3D Experience

The Top Three Things Engineers Use 3D for in CADSTAR

We live in a 3D world (OK, four if you count time). Over a decade ago 3D made a comeback in cinemas. And in the world of engineering, most mechanical design engineers have worked in 3D for decades. But it’s only relatively recently that electrical/electronic engineers have been able to fully join the 3D world – and wow, what a difference it’s made!

Coincidentally, while Avatar, Monsters vs. Aliens and Up were thrilling 3D-spectacled audiences, the CADSTAR Board Modeler Lite module was being launched. By offering PCB designers a 3D work environment, CADSTAR Board Modeler Lite offers better collaboration between electronic and mechanical engineers.

As part of our celebrations for 30 years of CADSTAR, Zuken is offering Board Modeler Lite’s 3D design capabilities for free, with the purchase of a 30th Anniversary Edition CADSTAR 3D bundle, for a limited time only.

CADSTAR Board Modeler Lite users are doing so much in 3D that just can’t be done in 2D.

Here’s a countdown of the top three uses:

3. Visualisation

Many users use Board Modeler Lite to better appreciate how the PCB will look as a solid structure, and the tool can render near photo-quality images. Engineers are using this feature to appreciate the component skyline, for example. Also, though Board Modeler Lite is not a multi-board package, 3D models of other boards can be created to visualise how the board (being worked on) will fit alongside others.

3D Visualization

2. Collision Checks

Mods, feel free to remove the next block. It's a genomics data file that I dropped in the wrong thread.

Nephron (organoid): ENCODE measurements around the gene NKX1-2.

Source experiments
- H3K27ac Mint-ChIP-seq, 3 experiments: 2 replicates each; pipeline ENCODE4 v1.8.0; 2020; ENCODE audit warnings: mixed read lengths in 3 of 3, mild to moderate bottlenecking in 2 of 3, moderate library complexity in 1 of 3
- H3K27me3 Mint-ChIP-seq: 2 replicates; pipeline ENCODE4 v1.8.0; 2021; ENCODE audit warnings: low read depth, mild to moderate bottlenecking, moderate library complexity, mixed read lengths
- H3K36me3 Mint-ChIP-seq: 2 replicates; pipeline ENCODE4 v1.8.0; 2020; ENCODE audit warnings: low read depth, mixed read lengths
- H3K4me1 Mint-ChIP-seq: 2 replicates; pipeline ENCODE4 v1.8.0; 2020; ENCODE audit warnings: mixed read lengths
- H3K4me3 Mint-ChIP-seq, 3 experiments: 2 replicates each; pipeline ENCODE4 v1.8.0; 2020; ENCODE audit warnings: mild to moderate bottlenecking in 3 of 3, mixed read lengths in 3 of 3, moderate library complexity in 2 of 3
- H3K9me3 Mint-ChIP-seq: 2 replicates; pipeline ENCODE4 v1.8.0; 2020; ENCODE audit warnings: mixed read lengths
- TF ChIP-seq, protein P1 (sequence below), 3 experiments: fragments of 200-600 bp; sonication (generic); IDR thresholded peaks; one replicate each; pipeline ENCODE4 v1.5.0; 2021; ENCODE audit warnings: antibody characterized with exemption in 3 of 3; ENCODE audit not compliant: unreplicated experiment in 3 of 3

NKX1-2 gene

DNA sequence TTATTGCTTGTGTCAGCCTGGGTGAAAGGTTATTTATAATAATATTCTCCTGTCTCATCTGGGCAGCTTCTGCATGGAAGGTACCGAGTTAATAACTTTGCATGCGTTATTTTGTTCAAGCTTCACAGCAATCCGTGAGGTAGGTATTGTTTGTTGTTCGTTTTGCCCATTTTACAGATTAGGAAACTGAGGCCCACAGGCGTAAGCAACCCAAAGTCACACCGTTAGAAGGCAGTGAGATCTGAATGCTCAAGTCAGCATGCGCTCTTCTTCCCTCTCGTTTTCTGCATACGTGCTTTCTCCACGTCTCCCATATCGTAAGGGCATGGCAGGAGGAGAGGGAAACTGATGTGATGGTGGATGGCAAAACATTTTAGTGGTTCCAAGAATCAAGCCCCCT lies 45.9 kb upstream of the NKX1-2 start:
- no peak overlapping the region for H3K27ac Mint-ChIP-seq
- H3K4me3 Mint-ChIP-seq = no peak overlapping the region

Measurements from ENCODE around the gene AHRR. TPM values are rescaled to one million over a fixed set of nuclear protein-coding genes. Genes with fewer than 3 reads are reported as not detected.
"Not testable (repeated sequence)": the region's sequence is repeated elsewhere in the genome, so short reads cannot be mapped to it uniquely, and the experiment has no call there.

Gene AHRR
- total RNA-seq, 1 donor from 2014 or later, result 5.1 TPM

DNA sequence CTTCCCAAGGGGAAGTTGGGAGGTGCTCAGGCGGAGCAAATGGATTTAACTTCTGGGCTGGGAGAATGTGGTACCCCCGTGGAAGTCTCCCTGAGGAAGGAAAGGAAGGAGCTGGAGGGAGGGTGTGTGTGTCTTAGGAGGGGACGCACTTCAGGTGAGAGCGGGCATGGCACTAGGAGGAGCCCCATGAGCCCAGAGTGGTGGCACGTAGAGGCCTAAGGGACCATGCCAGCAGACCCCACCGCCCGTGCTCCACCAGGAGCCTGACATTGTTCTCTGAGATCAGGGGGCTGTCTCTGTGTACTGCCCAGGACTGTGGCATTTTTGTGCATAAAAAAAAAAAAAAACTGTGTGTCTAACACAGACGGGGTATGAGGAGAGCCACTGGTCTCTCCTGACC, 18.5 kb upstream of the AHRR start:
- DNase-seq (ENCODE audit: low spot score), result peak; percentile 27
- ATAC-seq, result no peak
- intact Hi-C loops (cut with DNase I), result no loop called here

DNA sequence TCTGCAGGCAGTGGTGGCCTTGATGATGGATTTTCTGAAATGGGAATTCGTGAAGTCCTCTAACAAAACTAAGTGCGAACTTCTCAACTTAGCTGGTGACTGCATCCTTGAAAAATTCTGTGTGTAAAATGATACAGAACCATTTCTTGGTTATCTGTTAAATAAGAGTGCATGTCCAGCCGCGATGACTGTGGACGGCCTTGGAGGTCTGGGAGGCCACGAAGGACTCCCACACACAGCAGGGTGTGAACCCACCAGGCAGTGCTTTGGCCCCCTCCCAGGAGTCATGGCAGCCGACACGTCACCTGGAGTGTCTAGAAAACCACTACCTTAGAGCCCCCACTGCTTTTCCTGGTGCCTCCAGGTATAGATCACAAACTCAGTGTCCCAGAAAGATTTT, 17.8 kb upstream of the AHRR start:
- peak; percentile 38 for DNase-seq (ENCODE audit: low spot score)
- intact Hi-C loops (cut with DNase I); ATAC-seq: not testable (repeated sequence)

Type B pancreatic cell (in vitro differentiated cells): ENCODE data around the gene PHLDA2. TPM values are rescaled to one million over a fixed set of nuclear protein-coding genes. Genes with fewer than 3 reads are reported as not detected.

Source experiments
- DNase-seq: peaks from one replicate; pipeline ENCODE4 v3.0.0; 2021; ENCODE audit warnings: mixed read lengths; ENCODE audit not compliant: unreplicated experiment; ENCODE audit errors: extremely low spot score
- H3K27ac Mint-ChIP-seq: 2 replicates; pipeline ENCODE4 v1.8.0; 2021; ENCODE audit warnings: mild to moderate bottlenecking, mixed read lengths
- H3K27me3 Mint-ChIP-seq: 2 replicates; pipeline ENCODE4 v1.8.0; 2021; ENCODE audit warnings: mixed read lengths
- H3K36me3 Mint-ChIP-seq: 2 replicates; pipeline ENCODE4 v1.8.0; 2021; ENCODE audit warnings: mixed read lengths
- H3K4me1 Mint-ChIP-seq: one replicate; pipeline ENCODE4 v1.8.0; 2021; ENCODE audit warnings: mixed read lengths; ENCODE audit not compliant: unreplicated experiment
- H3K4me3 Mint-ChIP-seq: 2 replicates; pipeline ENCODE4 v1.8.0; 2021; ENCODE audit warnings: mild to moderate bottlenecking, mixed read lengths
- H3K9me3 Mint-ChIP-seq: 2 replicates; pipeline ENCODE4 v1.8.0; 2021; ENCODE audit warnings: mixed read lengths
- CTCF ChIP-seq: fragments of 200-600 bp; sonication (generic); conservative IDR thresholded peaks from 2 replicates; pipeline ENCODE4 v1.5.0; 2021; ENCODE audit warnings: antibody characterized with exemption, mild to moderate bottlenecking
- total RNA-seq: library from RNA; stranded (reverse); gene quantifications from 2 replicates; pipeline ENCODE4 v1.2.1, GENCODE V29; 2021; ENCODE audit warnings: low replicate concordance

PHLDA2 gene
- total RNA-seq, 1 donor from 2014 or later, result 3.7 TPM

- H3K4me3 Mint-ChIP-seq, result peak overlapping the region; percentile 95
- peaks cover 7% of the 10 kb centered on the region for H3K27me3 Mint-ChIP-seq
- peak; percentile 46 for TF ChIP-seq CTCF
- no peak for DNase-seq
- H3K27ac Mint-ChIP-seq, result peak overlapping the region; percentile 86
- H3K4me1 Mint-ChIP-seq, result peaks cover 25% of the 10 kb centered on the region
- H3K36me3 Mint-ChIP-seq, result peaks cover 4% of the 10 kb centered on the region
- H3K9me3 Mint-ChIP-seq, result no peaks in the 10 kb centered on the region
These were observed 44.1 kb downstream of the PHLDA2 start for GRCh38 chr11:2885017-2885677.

Electronic and mechanical engineers are working in close collaboration to determine if the PCB will clash with the enclosure and/or key mechanical components, and to validate interference fits and space clearances (e.g. for thermal management purposes). Frequently, and in response to changing customer requirements, mechanical engineers need to modify the profile of the enclosure housing the PCBs. The modification of the space envelope can be easily appreciated; and when changes cannot be accommodated, PCB designers are flagging this before too much time is lost.

1.  Real Shapes

Boards are often complex shapes; with rectangular boards now the exception in most industrial sectors. Defining a board’s geometrical shape has been time consuming. But now, rather than struggling with defining a complex board using coordinates, PCB designers are finding it far simpler to import the board outline directly from a mechanical file supplied by the mechanical engineer, which may have complex curves and cut-outs.

CADSTAR Real Shapes

So, these are the top three things PCB designers are doing in 3D using CADSTAR Board Modeller Lite.

Find out more about the time-limited offer to get Board Modeler Lite for FREE as part of the CADSTAR 30th Anniversary bundles.

Written by

Nikola has worked at Zuken (and formerly Racal-Redac) since 1988, and has been involved in all global markets from USA, EU and Japan in the area of PCBs for various electronic product designs. During his tenure, Nikola has presented at events worldwide sharing his experience, knowledge of the EDA market, and technology trends and future direction. His involvement in many EU and UK funded projects has helped to introduce new design processes, design practices and help to evolve Zuken’s EDA solutions. In his current role, Nikola contributes to the strategic direction of electronic product design solutions within Zuken and works closely with customers’ engineering communities.

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